Zuckerberg hails Ireland as proof of Facebook's commitment to EU

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"Mark Zuckerberg is getting away without responding to citizens concerns".

BRUSSELS-Mark Zuckerberg apologized to European Union lawmakers over the fake-news and privacy scandals engulfing Facebook Inc., but rebuffed suggestions that the company has outsize market power and avoided responding to many hard questions.

For example, Zuckerberg faced a sustained line of questioning about how Facebook builds "shadow profiles" on non-Facebook users and whether users can opt out - but Zuckerberg barely touched upon this in his responses. "I asked you six yes-or-no questions and got not a single answer, and of course, well, you asked for this format for a reason", stated one member of Parliament.

Commenting on allegations of political bias, Zuckerberg said Facebook was dedicated to being a platform for all ideas: "I can commit to you here today that we have never and will not make decisions about what content is allowed or how we do ranking on the basis of a political orientation". "Or on the other hand, a genius who created a digital monster that is destroying our democracies and our societies".

Udo Bullman, the leader of the Socialists & Democrats group, echoed that frustration and called for another meeting to grill Zuckerberg on privacy.

"The format of the meeting was a farce", he said. "Can you convince me not to do so?" he asked.

Lukasz Olejnik, a security researcher, tweeted: "Not sure if the intent of the European Parliament was offering space and time to improve the image of Facebook following the Congressional hearing, but it worked".

He conceded that Facebook hasn't "done enough to prevent these tools from being used for harm...and that goes for fake news, foreign interference in elections and developers misusing people's information". I am very sorry!

However, Mr Zuckerberg did not directly respond to the case of Ronan Huges. "Would you co-operate with anti-trust authorities and open your books so we can see if, yes or no, there is a monopoly?" he asked.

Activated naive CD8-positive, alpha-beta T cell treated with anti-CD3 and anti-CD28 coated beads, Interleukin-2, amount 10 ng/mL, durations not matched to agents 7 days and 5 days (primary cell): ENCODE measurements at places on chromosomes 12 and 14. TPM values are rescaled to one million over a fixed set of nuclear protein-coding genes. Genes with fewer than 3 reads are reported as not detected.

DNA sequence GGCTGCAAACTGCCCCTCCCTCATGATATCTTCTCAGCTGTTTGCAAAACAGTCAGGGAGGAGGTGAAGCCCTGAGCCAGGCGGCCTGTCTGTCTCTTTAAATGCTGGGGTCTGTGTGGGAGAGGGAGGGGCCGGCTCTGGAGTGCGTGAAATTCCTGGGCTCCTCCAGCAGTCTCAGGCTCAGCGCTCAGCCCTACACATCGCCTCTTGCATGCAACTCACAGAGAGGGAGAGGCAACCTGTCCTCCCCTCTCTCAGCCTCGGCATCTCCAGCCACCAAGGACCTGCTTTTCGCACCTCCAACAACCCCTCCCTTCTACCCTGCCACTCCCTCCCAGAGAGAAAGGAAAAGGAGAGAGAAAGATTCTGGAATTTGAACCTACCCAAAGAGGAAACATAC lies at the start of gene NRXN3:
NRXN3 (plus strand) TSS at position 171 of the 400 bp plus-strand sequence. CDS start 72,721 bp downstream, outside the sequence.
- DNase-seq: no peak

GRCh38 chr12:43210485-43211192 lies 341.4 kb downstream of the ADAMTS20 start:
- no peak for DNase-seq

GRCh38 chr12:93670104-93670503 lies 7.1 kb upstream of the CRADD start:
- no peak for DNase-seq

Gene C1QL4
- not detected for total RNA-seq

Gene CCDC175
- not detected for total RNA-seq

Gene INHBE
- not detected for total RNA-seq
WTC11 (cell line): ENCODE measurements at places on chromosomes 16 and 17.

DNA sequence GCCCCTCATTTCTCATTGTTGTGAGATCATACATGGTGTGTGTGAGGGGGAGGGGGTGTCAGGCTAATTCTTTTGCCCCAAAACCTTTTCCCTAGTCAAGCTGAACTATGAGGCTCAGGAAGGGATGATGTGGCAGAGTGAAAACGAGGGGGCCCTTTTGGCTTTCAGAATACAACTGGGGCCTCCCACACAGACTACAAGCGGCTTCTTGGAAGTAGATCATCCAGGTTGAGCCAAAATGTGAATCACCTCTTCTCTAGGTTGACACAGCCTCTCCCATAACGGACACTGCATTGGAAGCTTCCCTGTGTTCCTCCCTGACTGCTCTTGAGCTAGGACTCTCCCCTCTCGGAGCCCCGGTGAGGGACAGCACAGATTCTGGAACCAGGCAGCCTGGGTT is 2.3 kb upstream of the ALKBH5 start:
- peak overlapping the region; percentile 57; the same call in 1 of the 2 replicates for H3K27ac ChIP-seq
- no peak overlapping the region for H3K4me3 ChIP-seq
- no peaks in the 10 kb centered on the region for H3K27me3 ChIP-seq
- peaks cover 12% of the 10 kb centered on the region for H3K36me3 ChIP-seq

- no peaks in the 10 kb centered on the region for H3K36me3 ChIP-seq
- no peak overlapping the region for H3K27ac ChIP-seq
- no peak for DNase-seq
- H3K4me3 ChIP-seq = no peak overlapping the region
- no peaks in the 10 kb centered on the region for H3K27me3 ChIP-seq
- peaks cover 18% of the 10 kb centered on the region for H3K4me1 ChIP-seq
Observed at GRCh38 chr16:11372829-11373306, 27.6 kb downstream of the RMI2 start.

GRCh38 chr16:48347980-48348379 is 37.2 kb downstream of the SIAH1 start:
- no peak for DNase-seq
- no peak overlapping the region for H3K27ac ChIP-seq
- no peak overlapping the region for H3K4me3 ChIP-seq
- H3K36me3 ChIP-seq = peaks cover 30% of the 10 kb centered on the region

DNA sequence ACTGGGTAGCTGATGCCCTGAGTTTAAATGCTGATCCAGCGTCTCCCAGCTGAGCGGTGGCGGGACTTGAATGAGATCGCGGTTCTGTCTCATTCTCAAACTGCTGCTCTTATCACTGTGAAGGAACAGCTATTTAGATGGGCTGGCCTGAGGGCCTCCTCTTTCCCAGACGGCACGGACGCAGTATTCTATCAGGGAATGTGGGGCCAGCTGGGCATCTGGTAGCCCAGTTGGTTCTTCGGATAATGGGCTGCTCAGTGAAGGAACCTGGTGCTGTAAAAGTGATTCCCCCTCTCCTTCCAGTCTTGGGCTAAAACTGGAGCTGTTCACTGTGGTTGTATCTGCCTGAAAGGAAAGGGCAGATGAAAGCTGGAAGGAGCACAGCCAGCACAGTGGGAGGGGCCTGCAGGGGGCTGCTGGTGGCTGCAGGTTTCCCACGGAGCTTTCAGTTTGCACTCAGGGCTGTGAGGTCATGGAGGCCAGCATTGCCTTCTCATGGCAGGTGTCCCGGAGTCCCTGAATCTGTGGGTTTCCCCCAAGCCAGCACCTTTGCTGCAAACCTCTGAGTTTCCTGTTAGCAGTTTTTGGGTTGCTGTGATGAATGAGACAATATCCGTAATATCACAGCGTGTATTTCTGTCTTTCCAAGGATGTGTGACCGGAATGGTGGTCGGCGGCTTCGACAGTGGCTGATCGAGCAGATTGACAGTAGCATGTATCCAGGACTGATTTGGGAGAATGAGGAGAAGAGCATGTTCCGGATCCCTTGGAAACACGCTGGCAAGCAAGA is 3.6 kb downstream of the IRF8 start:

Zuckerberg said the company will hire more people to review content and use AI to flag posts on the site. The latter question is crucial, considering that so much user data - collected by 200 now-suspended apps - may already be out there.

In the session, Manfred Weber, a centre-right leader in the European Parliament and an ally of German Chancellor Angela Merkel, asked Zuckerberg why Facebook should not be broken up as a monopoly.

But, in responding to questions, he did not address Facebook's decision to move data stored on 1.5 billion non-EU subscribers out of the European Union - specifically from Ireland - so that they would not be affected by the new regulations. Zuckerberg later answered that the algorithm change affected all public pages, not just those on the right.

The EU's General Data Protection Regulation (GDPR), which comes into effect on Friday, aims to give users more control over how their personal information is stored and used online, with big fines for firms that break the rules. His answers on GDPR lasted about three minutes.

In Brussels, much of the discussion centered on the potential impact of social media and privacy worries on Europe's elections that are slated for next year.

Initially, Zuckerberg would speak only behind closed doors, prompting a wave of protest from MEPs who argued that the event should be public. However, the meeting is the clearest signal yet that European regulators, who have a long track record of going after tech powerhouses, are planning to strike a more aggressive position toward the industry than their counterparts in the United States.

"We are at the crossroads, and in a critical situation, because your business practices touch upon two basic values of our societies", Bullmann said.

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